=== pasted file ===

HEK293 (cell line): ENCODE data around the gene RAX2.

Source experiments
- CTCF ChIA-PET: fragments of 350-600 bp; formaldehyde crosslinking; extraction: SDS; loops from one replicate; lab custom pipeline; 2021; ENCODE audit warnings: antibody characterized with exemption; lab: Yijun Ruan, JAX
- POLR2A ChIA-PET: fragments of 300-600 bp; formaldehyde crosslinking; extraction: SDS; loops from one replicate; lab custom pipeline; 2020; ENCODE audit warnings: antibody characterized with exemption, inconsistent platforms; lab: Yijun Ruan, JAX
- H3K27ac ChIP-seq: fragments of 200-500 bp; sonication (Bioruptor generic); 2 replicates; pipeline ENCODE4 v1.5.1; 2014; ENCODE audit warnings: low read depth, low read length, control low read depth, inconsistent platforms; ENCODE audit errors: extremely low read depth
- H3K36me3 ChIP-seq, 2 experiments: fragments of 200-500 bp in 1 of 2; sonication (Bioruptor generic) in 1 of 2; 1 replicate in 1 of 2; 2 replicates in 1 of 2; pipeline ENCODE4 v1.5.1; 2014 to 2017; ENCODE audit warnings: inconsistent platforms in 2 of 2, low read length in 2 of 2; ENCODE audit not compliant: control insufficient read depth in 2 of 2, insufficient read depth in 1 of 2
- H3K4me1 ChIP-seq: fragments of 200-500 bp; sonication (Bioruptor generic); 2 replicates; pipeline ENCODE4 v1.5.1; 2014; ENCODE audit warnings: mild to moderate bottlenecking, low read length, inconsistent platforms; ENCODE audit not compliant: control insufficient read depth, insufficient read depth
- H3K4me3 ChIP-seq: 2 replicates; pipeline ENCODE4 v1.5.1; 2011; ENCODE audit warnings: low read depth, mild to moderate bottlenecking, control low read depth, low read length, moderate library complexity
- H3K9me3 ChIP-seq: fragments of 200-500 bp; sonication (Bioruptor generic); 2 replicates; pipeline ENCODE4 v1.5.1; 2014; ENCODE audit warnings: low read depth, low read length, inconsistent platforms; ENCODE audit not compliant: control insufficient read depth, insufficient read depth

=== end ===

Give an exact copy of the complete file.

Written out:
HEK293 (cell line): ENCODE data around the gene RAX2.

Source experiments
- CTCF ChIA-PET: fragments of 350-600 bp; formaldehyde crosslinking; extraction: SDS; loops from one replicate; lab custom pipeline; 2021; ENCODE audit warnings: antibody characterized with exemption; lab: Yijun Ruan, JAX
- POLR2A ChIA-PET: fragments of 300-600 bp; formaldehyde crosslinking; extraction: SDS; loops from one replicate; lab custom pipeline; 2020; ENCODE audit warnings: antibody characterized with exemption, inconsistent platforms; lab: Yijun Ruan, JAX
- H3K27ac ChIP-seq: fragments of 200-500 bp; sonication (Bioruptor generic); 2 replicates; pipeline ENCODE4 v1.5.1; 2014; ENCODE audit warnings: low read depth, low read length, control low read depth, inconsistent platforms; ENCODE audit errors: extremely low read depth
- H3K36me3 ChIP-seq, 2 experiments: fragments of 200-500 bp in 1 of 2; sonication (Bioruptor generic) in 1 of 2; 1 replicate in 1 of 2; 2 replicates in 1 of 2; pipeline ENCODE4 v1.5.1; 2014 to 2017; ENCODE audit warnings: inconsistent platforms in 2 of 2, low read length in 2 of 2; ENCODE audit not compliant: control insufficient read depth in 2 of 2, insufficient read depth in 1 of 2
- H3K4me1 ChIP-seq: fragments of 200-500 bp; sonication (Bioruptor generic); 2 replicates; pipeline ENCODE4 v1.5.1; 2014; ENCODE audit warnings: mild to moderate bottlenecking, low read length, inconsistent platforms; ENCODE audit not compliant: control insufficient read depth, insufficient read depth
- H3K4me3 ChIP-seq: 2 replicates; pipeline ENCODE4 v1.5.1; 2011; ENCODE audit warnings: low read depth, mild to moderate bottlenecking, control low read depth, low read length, moderate library complexity
- H3K9me3 ChIP-seq: fragments of 200-500 bp; sonication (Bioruptor generic); 2 replicates; pipeline ENCODE4 v1.5.1; 2014; ENCODE audit warnings: low read depth, low read length, inconsistent platforms; ENCODE audit not compliant: control insufficient read depth, insufficient read depth